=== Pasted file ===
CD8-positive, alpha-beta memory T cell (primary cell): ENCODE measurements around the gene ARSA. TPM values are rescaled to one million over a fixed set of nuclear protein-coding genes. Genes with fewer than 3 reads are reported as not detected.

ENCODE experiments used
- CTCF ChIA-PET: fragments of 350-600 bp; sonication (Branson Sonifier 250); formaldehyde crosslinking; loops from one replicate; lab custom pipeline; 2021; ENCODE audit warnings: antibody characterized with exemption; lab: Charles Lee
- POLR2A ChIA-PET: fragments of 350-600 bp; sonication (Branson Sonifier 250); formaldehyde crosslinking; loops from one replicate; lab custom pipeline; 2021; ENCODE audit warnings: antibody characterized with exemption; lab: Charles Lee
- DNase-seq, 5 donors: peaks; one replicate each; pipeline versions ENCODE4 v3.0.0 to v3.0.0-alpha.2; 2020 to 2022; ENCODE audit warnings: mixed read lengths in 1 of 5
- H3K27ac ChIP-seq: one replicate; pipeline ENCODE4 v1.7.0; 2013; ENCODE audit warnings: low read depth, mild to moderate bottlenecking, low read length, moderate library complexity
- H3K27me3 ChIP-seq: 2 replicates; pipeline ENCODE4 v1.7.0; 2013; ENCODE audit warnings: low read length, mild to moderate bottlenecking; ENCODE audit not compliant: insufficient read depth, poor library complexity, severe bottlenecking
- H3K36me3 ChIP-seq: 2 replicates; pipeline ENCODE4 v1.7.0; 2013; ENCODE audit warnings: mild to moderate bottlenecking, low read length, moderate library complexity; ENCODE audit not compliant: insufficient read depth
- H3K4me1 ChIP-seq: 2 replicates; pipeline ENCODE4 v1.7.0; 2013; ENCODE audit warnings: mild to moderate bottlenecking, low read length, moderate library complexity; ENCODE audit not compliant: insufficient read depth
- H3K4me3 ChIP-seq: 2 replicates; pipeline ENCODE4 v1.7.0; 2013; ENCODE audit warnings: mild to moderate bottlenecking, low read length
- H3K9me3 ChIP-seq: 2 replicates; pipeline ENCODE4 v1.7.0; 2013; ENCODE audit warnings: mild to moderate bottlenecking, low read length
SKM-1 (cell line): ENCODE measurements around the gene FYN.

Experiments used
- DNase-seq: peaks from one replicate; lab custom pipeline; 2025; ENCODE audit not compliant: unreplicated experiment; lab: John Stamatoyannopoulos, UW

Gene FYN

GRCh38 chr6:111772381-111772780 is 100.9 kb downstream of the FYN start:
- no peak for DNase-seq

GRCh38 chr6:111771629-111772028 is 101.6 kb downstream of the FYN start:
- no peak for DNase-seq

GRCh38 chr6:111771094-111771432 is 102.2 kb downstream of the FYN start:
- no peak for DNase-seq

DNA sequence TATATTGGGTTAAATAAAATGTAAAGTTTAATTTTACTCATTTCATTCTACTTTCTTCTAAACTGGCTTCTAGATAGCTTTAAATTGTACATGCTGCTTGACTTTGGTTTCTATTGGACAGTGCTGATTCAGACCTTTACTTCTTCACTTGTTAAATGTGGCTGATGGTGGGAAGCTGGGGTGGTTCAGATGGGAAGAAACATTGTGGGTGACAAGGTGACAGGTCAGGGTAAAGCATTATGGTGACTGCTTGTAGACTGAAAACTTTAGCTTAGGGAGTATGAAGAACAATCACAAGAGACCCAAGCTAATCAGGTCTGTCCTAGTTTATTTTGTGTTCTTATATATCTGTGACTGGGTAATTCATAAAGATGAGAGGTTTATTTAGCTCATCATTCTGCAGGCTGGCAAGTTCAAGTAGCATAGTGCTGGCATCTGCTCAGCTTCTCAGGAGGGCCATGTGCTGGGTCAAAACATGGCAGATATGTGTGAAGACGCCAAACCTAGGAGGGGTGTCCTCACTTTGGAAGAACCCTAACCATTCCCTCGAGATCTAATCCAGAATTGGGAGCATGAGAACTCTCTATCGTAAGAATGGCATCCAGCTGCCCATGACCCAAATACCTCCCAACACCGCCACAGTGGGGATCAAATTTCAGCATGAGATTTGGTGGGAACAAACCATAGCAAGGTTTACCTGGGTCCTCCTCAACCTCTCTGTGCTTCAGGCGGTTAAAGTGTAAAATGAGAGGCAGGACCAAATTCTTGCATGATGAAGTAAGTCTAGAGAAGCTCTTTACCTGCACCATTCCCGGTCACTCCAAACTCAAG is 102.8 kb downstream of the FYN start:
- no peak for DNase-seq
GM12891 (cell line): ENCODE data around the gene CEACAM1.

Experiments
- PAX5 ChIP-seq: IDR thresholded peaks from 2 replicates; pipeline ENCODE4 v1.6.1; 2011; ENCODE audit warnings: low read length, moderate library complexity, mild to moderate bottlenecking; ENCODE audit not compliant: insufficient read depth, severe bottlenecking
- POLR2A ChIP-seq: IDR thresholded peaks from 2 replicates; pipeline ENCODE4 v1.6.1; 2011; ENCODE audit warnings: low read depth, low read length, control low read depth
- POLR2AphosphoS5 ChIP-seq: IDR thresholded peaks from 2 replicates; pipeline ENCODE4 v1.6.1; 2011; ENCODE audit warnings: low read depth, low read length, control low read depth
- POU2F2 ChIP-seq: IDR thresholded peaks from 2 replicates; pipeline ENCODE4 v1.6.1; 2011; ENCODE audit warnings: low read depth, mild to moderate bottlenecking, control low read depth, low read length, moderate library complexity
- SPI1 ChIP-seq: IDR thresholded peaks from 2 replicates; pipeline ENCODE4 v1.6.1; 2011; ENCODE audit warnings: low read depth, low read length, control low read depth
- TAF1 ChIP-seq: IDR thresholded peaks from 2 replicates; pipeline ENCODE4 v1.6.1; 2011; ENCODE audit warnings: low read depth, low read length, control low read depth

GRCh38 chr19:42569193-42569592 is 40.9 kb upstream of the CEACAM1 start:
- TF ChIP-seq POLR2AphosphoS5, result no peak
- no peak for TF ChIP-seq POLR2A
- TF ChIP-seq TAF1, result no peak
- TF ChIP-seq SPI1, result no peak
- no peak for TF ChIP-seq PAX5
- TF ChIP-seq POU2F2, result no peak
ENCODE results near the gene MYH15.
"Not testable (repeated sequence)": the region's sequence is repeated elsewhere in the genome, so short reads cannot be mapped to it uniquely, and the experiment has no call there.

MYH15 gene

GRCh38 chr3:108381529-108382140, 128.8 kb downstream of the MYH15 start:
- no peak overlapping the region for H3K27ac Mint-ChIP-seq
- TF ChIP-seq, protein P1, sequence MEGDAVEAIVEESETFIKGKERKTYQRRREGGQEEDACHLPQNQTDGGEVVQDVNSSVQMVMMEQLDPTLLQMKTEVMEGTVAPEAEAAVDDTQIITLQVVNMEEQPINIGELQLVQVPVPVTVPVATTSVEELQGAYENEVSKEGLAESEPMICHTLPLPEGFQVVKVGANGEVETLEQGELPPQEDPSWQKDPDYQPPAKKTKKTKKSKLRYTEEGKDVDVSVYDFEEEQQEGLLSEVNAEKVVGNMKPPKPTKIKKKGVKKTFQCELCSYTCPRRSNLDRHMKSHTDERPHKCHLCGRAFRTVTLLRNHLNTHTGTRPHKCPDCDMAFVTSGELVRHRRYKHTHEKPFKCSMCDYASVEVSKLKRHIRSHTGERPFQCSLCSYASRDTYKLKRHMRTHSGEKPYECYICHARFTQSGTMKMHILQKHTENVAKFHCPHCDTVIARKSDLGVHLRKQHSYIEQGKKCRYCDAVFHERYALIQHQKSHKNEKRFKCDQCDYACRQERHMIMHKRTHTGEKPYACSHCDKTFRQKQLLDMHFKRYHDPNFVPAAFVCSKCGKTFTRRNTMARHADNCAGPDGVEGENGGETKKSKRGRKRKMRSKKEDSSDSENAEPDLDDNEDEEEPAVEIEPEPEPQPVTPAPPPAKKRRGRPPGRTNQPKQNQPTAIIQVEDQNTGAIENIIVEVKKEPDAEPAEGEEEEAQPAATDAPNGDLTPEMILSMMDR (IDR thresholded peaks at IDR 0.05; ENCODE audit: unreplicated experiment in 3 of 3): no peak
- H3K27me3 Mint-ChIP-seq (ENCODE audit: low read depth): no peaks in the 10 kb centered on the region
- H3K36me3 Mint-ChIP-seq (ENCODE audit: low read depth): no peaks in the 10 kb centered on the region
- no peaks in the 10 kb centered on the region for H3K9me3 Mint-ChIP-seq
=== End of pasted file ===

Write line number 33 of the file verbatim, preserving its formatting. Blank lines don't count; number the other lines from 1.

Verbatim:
- TF ChIP-seq POLR2AphosphoS5, result no peak